Flatmancrooked's Slim Volume of Contemporary Poetics is now available for order. This local press publishes some highly innovative stuff, and markets its books in really, really cool ways. The anthology includes selections from Forrest Gander, Matthew Dickman, Eleni Sikelianos, and many others. I've got a poem in here too. It's about a cow. Read two selections from the anthology here and here. Then buy a copy.

Friday, September 3, 2010

Empire of the Ants

Ok, so I like it when ants eat wasps. But when I wake up to a deluge of ants doing their damnedest to eat my dog's 20lb. bag of food, I start to get a little ornery.

This should be no surprise. Year after year, the ants have found clever ways to attack our humble farmhouse. They seem to pass down knowledge of every chink and hole (and there are many) through which they can get in. Once, I found them jauntily marching in through the outlet in our living room. I almost sprayed RAID in there--a reflex left over from my time in New Orleans--but a little voice inside said, "maybe not such a good idea." So I sucked them up via high-powered vacuum instead. Ah, satisfying.

But the satisfaction was short-lived. This morning, there they were, traversing tile and grout by the hundreds to get at my poor dog's food bowl. "C'mon," I yelled, "I haven't even had my coffee yet!" An application of the boyfriend's environmentally-friendly RAID-alternative and another vacuuming session later, I collapsed with coffee in hand, trying to plumb the fog of my brain for an apt writing metaphor.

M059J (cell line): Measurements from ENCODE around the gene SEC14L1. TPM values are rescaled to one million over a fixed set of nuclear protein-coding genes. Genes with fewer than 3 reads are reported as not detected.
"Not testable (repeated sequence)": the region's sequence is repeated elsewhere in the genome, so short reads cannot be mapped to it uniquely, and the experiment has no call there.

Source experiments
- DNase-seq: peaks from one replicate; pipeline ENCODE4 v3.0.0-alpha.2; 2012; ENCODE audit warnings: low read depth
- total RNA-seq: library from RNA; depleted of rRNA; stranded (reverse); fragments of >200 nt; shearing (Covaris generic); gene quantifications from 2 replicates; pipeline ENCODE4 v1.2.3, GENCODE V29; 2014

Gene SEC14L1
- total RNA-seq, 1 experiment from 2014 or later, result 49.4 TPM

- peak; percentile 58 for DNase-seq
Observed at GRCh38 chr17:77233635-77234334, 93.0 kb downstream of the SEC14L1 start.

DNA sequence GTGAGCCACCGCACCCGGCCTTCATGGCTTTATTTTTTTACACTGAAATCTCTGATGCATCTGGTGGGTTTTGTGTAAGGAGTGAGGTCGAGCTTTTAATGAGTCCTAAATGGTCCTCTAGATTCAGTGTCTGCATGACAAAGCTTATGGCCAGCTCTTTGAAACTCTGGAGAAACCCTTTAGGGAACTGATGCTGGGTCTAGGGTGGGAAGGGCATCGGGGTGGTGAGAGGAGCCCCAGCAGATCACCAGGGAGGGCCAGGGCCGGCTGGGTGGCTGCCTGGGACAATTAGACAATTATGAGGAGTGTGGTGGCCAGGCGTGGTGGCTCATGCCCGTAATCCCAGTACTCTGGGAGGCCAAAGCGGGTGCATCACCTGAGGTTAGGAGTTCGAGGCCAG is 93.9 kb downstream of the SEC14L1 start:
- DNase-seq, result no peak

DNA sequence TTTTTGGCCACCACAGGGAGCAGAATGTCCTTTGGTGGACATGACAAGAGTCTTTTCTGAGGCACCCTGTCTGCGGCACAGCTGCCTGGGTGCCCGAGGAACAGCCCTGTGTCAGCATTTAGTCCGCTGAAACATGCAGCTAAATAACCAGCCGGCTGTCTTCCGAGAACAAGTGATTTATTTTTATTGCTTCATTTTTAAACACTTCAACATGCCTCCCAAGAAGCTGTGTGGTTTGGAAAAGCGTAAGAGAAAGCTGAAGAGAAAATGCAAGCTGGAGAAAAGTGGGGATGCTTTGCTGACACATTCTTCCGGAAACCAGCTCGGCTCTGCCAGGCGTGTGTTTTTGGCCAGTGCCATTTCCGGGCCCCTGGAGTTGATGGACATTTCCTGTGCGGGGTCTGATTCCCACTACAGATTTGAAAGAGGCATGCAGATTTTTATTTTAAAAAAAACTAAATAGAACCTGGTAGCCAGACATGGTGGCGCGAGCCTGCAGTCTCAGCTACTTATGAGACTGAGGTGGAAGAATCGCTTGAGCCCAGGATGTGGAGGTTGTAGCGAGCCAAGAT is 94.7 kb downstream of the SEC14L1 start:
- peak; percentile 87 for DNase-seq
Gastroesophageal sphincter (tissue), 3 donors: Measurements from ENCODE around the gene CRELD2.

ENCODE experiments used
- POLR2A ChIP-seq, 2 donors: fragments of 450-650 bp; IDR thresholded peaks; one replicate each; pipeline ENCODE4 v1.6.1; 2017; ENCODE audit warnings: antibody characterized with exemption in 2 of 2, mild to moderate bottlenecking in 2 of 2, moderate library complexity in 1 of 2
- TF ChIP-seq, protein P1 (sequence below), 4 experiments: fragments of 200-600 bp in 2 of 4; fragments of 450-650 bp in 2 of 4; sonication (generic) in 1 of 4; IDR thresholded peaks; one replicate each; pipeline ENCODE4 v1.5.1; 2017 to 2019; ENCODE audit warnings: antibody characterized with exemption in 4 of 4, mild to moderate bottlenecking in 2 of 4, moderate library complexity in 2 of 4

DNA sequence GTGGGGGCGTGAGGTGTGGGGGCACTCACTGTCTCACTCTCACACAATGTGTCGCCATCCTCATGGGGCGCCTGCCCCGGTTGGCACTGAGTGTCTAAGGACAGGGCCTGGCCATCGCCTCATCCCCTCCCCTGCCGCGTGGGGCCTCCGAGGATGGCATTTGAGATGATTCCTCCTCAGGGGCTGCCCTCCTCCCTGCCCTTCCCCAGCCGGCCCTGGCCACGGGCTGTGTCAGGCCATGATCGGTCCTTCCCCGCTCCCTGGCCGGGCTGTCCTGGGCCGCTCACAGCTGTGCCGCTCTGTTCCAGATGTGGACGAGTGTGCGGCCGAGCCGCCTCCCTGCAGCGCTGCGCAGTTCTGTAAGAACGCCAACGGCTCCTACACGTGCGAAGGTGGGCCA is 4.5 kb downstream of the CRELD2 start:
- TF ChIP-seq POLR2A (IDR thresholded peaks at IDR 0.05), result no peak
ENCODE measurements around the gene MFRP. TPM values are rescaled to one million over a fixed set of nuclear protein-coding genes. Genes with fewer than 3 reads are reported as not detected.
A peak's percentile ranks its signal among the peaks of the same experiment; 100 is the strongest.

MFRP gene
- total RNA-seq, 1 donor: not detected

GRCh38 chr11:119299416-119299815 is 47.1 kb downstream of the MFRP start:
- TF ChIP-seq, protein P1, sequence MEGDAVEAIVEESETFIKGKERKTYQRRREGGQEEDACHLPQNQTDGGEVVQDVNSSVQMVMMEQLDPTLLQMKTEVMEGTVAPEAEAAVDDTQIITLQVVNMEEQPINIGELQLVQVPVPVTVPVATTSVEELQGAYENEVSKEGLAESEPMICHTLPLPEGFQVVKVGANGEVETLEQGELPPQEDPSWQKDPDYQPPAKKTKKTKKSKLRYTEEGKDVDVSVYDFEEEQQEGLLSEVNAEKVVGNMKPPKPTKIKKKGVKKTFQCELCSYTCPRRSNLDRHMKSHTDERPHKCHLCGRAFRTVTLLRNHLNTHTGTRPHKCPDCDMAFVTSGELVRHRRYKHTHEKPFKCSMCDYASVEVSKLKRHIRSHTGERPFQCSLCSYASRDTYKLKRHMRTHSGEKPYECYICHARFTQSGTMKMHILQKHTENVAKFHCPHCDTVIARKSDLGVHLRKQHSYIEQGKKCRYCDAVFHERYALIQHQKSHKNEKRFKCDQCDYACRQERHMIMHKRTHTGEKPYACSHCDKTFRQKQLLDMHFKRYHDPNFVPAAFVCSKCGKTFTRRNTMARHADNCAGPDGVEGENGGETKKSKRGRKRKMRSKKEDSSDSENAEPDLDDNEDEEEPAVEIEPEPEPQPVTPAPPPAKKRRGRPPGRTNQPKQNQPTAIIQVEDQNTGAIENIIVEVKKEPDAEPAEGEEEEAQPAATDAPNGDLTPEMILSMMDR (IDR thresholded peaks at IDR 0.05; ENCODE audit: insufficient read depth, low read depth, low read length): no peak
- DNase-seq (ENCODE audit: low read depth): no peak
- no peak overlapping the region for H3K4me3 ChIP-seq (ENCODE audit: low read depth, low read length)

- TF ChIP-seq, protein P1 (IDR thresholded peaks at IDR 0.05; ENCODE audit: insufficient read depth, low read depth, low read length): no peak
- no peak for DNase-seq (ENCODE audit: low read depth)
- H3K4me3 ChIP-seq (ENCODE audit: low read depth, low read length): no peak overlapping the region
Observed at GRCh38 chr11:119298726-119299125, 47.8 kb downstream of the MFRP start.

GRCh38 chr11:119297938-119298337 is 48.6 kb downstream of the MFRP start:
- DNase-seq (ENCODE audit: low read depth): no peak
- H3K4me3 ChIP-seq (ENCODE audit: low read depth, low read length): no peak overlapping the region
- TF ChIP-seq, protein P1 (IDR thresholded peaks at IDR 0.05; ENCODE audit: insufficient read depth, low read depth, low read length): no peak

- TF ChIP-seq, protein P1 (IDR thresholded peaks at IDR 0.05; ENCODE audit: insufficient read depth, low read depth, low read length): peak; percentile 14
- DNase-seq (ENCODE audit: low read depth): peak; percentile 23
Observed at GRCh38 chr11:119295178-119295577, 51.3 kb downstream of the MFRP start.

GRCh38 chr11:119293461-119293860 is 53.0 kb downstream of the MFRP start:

Ants as distractions to getting the writing done? No, not quite right. Ants as critics, gnawing away at all your hard work? Trying too hard. Ants as the crap you have to suck up with the powerful vacuum of revision? Meh.

Then I realized: the ants were just ants. They get in our house and chow down on anything slightly food-like, and we have to get rid of them before they take over our pantries and our lives, writing be damned. Sometimes we have to stop being all artistic and just take care of stuff. Sure, Rilke wouldn't approve. But Rilke probably never had to fend off an army of freakish ants.